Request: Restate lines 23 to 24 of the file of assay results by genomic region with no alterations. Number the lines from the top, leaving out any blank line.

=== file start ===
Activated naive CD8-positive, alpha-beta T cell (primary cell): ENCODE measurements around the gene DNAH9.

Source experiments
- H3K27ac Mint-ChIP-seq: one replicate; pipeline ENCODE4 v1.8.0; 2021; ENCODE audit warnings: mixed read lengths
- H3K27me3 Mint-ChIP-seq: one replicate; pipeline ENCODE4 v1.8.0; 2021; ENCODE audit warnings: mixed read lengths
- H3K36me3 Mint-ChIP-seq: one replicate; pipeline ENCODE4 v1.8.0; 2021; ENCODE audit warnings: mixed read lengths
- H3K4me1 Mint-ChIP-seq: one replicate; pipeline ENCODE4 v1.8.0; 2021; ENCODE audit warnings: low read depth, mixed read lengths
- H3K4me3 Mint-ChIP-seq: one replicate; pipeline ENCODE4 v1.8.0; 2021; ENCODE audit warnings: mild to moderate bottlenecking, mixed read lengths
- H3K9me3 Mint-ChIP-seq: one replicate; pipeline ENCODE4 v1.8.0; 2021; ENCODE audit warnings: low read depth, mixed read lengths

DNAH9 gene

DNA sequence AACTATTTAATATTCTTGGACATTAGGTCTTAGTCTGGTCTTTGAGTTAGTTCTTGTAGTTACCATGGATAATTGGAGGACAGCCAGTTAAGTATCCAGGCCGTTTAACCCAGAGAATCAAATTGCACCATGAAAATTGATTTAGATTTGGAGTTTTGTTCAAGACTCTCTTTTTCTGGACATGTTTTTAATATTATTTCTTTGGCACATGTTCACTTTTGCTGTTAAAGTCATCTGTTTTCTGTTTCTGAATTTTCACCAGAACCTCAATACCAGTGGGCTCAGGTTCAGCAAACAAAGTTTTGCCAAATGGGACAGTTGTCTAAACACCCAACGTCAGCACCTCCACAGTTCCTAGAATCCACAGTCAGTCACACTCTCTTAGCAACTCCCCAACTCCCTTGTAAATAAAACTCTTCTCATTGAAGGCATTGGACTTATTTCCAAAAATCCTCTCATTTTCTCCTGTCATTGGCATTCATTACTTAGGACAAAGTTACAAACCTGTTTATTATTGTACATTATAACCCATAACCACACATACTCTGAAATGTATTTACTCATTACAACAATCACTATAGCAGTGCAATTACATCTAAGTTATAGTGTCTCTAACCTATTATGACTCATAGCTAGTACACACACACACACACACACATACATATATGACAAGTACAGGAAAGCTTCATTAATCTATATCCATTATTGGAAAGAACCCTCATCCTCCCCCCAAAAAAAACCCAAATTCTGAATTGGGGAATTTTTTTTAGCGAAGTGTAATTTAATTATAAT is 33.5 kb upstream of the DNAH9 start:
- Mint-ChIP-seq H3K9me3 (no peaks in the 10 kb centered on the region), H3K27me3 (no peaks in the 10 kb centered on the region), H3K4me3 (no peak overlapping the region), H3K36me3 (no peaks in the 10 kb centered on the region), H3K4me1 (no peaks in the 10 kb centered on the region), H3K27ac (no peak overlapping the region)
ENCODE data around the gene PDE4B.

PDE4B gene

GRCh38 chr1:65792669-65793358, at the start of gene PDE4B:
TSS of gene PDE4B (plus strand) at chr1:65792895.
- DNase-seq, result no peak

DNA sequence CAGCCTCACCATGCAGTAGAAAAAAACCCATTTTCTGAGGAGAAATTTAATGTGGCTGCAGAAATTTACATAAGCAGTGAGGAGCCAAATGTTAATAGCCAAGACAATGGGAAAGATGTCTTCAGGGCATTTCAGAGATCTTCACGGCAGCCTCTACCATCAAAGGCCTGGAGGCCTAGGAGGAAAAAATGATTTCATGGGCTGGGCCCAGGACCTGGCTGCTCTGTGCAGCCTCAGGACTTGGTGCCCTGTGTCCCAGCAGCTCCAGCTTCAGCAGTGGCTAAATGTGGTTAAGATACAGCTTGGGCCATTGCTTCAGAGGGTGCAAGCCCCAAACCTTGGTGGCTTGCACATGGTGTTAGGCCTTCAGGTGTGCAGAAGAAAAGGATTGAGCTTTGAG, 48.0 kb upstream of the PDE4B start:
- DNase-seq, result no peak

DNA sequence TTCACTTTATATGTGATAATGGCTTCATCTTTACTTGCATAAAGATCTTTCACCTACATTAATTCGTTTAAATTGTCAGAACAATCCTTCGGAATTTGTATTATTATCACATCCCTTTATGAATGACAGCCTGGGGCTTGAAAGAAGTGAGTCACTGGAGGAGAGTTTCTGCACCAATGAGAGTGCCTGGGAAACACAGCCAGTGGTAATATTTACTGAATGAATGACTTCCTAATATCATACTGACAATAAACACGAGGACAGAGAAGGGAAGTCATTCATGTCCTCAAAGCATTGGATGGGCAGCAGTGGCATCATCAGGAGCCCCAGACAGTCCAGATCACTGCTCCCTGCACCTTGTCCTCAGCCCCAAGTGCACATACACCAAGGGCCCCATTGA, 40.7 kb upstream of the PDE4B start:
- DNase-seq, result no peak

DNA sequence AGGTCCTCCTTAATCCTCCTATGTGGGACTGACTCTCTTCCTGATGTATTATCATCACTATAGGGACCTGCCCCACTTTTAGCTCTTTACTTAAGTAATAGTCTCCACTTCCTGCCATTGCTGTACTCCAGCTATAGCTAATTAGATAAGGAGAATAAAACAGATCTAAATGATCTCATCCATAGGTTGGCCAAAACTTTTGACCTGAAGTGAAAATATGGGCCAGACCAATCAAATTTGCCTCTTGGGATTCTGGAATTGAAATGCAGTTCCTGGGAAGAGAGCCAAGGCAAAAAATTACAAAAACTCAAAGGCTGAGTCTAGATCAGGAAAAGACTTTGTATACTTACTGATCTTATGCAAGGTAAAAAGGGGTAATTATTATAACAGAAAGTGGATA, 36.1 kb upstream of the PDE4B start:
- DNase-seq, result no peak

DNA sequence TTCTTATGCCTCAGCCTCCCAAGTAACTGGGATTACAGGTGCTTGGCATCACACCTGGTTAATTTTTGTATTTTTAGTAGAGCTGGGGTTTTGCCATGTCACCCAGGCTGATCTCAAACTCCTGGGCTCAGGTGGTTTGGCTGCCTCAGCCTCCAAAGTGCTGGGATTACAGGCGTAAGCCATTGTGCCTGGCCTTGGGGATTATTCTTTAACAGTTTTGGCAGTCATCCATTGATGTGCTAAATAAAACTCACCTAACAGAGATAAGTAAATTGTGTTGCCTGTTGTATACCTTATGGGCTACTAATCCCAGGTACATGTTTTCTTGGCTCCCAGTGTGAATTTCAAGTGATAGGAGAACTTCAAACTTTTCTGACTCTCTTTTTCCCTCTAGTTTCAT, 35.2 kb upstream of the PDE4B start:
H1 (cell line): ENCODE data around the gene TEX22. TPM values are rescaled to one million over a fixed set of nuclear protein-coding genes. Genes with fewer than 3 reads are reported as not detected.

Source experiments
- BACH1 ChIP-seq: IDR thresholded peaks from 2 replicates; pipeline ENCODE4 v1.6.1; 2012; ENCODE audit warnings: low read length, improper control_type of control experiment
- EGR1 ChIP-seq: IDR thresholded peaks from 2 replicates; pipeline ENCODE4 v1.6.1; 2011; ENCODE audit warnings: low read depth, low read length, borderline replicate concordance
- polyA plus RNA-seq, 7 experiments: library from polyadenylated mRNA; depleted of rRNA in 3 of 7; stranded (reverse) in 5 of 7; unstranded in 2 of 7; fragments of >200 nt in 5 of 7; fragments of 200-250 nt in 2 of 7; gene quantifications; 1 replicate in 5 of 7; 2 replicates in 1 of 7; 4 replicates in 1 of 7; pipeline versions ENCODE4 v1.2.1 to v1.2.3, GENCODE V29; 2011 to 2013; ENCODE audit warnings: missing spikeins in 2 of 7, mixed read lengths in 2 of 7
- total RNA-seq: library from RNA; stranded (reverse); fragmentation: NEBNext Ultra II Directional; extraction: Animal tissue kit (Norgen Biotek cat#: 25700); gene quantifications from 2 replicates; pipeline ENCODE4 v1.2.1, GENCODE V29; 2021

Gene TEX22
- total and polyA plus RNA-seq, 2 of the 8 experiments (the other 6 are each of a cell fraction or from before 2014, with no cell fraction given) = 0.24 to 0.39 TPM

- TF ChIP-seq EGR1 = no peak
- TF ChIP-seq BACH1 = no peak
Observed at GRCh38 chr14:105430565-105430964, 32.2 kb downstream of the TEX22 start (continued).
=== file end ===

DNA sequence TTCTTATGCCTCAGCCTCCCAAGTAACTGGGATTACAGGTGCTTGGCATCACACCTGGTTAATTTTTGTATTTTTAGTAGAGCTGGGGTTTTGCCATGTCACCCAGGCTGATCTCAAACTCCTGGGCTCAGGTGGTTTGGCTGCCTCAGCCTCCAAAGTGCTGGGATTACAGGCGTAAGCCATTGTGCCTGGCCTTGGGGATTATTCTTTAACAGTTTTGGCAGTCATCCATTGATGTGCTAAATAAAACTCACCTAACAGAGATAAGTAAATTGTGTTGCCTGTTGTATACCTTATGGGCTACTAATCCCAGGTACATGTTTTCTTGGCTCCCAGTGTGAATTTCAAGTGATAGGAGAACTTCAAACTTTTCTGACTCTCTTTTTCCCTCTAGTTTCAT, 35.2 kb upstream of the PDE4B start:
H1 (cell line): ENCODE data around the gene TEX22. TPM values are rescaled to one million over a fixed set of nuclear protein-coding genes. Genes with fewer than 3 reads are reported as not detected.